Yesterday we had a meeting with our local Moms group. I was particularly excited about it because a good friend was speaking, along with her sister, about something very personal and close to their hearts. There is an amazing feeling of cameraderie in a room filled with women who are committed to supporting each other. All of the ugliness in people just melts away, to allow room for a warm, caring spirit of acceptance.
I witnessed that in our group yesterday. It came from the transparent honesty of each speaker; the strength of character it took for them to tell us about their heart wrenching experiences with a no-holds-barred bravery that inspired everyone in the room. Tears were shed, emotions were stirred, and a call was given to action. We were encouraged to look around and realize that a kind word or a smile can be a lifeline to someone feeling desperately lonely. Women don't always feel comfortable talking about how they are really feeling. Often we smile and say we are okay because it's painful to admit that we are crumbling inside.
Why do we do this to ourselves? Is it society's expectations that have us so sure we must always be capable and functioning at our highest level, or our own? I wondered yesterday if I am my own jailer in this case. My judgements on myself become so harsh, my standards so ridiculously high, that I set myself up for failure before I begin. As a mother, so much of life is beyond my control, and yet I take it very personally when something goes wrong for one of my kids. I feel ashamed, as though I have failed, instead of taking a problem solving approach to the issue at hand and removing my emotion from the situation.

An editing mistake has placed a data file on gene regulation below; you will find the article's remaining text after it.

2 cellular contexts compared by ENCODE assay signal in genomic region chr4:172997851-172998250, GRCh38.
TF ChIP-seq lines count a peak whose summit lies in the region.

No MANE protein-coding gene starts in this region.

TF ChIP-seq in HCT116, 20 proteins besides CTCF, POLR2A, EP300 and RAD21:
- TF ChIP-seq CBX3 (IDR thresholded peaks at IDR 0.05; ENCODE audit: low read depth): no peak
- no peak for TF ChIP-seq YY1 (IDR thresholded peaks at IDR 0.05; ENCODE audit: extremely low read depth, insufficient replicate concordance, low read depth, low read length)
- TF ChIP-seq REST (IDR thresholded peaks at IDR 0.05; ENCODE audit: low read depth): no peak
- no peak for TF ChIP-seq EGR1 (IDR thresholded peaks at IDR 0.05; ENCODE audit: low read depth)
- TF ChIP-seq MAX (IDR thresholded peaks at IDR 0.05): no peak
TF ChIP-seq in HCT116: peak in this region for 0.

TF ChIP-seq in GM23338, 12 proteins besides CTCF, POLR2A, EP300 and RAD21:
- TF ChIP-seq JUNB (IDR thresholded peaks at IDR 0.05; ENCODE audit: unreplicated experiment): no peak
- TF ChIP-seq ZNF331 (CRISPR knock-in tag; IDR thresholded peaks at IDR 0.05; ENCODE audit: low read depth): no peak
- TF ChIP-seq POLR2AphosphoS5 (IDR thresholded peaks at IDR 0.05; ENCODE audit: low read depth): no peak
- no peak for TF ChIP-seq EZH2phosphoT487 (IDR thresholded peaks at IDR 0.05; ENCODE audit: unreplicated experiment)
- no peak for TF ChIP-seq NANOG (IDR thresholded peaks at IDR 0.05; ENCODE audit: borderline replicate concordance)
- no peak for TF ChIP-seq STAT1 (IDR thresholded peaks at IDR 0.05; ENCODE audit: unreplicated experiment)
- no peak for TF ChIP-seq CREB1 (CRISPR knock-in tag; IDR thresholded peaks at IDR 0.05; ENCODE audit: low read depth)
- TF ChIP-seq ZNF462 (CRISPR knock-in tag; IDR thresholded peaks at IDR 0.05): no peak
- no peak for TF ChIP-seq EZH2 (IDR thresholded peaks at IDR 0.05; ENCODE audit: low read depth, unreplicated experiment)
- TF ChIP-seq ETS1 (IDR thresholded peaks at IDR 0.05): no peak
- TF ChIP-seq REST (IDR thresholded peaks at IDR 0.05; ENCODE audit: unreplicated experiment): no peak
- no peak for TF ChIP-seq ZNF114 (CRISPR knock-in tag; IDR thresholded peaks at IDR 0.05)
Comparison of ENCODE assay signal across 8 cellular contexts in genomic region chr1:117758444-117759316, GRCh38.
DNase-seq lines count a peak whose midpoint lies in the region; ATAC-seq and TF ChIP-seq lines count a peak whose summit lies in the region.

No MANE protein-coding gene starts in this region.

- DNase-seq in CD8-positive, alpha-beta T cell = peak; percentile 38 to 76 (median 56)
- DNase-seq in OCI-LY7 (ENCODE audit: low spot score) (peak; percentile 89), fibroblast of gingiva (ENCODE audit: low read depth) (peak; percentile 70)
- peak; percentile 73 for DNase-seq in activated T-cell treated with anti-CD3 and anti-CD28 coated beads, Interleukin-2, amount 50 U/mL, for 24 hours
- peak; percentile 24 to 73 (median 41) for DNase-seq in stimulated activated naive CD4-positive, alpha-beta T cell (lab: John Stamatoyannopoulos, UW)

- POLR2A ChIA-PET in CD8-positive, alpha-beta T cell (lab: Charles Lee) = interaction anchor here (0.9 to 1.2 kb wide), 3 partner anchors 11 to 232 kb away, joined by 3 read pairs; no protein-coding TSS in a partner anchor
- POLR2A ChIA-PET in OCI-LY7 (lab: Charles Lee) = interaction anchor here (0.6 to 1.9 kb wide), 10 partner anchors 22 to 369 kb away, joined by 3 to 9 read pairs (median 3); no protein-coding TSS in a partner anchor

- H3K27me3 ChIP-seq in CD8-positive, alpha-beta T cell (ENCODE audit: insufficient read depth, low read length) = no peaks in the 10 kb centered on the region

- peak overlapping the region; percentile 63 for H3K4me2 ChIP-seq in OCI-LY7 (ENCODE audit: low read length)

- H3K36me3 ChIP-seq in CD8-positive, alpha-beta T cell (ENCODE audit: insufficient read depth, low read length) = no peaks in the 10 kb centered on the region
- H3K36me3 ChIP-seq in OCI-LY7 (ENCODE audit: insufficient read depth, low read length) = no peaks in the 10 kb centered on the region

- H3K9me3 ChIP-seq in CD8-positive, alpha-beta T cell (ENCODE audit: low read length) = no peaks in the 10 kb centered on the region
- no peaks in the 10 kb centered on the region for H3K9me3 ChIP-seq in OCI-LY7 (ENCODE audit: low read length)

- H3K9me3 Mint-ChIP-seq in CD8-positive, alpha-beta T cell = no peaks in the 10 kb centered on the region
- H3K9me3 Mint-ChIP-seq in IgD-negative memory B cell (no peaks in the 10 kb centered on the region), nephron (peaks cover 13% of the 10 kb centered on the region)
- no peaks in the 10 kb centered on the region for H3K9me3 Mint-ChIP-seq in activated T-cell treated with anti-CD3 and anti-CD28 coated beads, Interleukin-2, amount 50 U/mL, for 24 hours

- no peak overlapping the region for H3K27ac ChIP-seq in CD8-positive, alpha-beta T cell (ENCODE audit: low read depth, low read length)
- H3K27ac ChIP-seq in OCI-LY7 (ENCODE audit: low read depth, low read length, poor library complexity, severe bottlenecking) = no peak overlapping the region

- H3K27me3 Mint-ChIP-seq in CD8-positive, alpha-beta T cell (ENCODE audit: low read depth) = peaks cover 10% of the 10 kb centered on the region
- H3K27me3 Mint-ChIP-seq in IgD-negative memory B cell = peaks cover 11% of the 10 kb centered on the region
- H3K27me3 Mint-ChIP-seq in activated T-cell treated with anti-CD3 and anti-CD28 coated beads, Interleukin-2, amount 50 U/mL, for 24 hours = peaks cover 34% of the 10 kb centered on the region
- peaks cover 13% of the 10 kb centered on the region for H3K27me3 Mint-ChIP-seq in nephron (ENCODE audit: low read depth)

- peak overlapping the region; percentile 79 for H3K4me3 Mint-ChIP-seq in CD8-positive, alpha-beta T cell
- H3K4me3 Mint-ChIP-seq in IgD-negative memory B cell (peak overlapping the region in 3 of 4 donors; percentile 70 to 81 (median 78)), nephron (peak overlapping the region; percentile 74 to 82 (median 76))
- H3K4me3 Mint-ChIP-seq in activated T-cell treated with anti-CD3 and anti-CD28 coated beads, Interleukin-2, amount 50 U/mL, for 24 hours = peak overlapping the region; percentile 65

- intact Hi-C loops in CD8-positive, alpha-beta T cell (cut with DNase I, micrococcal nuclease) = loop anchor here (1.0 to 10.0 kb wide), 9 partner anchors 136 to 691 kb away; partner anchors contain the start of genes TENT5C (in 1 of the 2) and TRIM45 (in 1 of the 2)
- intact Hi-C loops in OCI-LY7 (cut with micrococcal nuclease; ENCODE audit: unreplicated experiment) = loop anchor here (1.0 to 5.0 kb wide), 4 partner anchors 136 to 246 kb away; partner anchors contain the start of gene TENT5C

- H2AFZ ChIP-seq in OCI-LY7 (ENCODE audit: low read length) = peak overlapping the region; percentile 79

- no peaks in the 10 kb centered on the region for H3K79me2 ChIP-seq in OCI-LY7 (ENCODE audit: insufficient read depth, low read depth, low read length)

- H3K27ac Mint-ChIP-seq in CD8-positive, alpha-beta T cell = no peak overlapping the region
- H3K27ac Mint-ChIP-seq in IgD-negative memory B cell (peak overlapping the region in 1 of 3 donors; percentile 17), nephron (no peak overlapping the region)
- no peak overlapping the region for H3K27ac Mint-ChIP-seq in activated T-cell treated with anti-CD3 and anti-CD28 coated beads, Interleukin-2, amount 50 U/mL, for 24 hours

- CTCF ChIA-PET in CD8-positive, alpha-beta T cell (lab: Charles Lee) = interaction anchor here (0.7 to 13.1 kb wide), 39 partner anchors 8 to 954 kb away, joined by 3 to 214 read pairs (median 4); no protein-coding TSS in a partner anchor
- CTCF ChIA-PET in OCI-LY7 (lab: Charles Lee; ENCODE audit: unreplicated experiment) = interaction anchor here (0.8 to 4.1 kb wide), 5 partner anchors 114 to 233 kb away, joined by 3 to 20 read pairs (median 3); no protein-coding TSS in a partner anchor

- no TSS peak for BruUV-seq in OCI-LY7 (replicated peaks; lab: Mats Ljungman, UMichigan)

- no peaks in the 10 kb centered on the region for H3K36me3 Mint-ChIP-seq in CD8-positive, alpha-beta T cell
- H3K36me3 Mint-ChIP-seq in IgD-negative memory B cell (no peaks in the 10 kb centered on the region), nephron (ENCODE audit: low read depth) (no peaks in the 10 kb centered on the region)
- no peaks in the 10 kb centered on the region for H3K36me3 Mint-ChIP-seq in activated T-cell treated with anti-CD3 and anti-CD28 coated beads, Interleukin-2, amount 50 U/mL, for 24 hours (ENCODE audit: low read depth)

In my small discussion group we talked about the shame we feel as moms when something happens with our kids that we don't want others to know about. Shame is something we do to ourselves, but we hide from others because we don't want them to judge us and confirm that we should be ashamed. To be in that group of women yesterday, who were supporting each other fully, provided a positive energy unlike any other. It was extraordinary, but I would love to see that sense of open and honest support continue in my everyday life. Perhaps I should share what's really going on in my life and expect to be supported instead of judged. Would it change the interaction I have with people if my attitude was different? I'm going to try it as an experiment.
Worrying less about things outside of my control appeals to me. I cannot control what others think about me, my kids, and my life in general. But I can certainly affect what I think about myself, my kids and my life. I can project confidence or fear, misery or happiness, hope or panic. It's easier said than done, but I want to propel that sense of community support, bravery and honesty I experienced at my mom's group into my regular life.
It can start today. Instead of being afraid to take my kids back to the pediatric dentist for William to get his broken front teeth fixed and Ava to have a tooth pulled which is growing in at an angle, I can project a confidence I don't really feel, to reassure my kids that it's no big deal to face their fears and get a difficult job done. I can expect the best behaviour from them (and myself) instead of the worst. I can't change the outcome, but I can alter my expectations, and perhaps that in itself will make a difference to what happens.